Mile, to his credit, was pretty upset about leaving the team in the lurch but the door had opened for him – he had to take his chance – and while the Mariners received about $800k transfer fee, it scuppered our season. We barely limped across the line into the semis and didnae trouble the statisticians after that. And yet the team was still overjoyed for Mile.

Mind you, he found it very hard to establish himself in Turkey. Shortly after he arrived there was the dreaded ‘change of coach’ situation so Mile found himself frozen out and was sent on loan to a small club: Antalyaspor, where he played well enough to be invited back to Genclerbirligi, but by then was a free agent. He spoke to Rangers and was offered a contract but, like Wilko, knocked them back. I think he thought it might be a mistake (as a Catholic) signing for such a famously Protestant club – but even so. A second of my players had knocked back the club of my boyhood dreams and it was doing my head in!

Eventually Mile signed for Crystal Palace in the English Championship and we’ve all watched on in pride as he became captain and then led them into the Premier League. He then replaced Lucas Neill as Socceroo captain and has led Australia in a World Cup and then lifted the Asian Cup in January 2015. For his next trick he led Crystal Palace out at Wembley for the 2016 FA Cup Final against Manchester United, which was truly hair on the back of the neck time for me. Lifting the FA Cup would have to be close to the most cherished daydream of any young footballer and Mile was only 12 minutes away from doing exactly that…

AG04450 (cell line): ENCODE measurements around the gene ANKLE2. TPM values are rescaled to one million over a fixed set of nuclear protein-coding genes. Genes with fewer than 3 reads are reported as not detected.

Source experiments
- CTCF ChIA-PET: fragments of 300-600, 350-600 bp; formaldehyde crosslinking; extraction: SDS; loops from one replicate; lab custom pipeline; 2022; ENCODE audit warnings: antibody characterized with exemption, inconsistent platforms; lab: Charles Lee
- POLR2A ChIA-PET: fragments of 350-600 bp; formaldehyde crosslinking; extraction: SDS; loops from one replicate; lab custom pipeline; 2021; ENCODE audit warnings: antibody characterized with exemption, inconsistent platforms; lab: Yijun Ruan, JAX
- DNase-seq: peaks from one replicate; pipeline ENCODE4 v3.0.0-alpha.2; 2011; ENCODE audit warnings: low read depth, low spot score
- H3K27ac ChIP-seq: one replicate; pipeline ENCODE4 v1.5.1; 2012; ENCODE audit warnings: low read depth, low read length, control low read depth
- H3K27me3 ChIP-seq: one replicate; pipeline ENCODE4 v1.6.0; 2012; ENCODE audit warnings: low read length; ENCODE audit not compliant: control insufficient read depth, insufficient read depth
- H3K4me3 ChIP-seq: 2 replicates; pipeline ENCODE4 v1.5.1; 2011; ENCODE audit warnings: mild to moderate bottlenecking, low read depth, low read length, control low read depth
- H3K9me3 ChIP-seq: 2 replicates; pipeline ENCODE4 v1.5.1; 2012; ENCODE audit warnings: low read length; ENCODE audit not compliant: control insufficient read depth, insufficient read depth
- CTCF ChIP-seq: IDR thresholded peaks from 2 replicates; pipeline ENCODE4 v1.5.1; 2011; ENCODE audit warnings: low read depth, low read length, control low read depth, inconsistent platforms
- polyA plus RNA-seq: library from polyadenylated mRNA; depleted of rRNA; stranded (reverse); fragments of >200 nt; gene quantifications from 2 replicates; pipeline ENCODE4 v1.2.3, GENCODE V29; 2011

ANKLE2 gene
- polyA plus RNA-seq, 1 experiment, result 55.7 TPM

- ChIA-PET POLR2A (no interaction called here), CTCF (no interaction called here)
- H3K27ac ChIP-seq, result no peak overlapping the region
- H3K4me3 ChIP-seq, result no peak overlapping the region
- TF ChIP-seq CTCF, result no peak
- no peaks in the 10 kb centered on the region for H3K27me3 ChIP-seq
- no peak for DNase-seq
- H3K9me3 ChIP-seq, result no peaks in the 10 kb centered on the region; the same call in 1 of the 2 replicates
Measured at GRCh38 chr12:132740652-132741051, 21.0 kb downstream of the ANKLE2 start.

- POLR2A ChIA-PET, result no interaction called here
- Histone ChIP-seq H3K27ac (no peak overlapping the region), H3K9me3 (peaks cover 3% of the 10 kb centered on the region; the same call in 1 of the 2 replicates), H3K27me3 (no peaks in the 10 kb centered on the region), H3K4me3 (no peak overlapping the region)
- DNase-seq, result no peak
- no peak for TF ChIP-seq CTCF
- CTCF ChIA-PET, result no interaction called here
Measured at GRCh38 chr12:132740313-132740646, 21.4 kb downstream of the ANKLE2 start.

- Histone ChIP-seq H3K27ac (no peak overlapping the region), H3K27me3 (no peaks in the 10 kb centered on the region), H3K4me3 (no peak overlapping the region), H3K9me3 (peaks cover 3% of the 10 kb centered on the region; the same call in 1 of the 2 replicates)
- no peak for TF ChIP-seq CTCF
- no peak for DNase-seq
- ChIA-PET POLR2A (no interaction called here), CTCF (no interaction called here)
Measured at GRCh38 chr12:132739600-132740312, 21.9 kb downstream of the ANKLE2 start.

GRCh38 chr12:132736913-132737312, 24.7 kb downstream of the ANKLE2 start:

He didnae get to lift the Cup but what he’s achieved in ten years is an absolute inspiration to any young bloke out there who wants to be a professional footballer. If you want it bad enough and are prepared to put in the hard work, there’s every chance you’ll get there in the end.


Extract from Political Football: Lawrie McKinna's Dangerous Truth by Adrian Deans

Adrian’s latest book The Fighting Man is in the shops right now or available through Booktopia. Adrian also wrote Mr Cleansheets.

[1] Or ‘Mike’, as he’s known to Tony Abbott.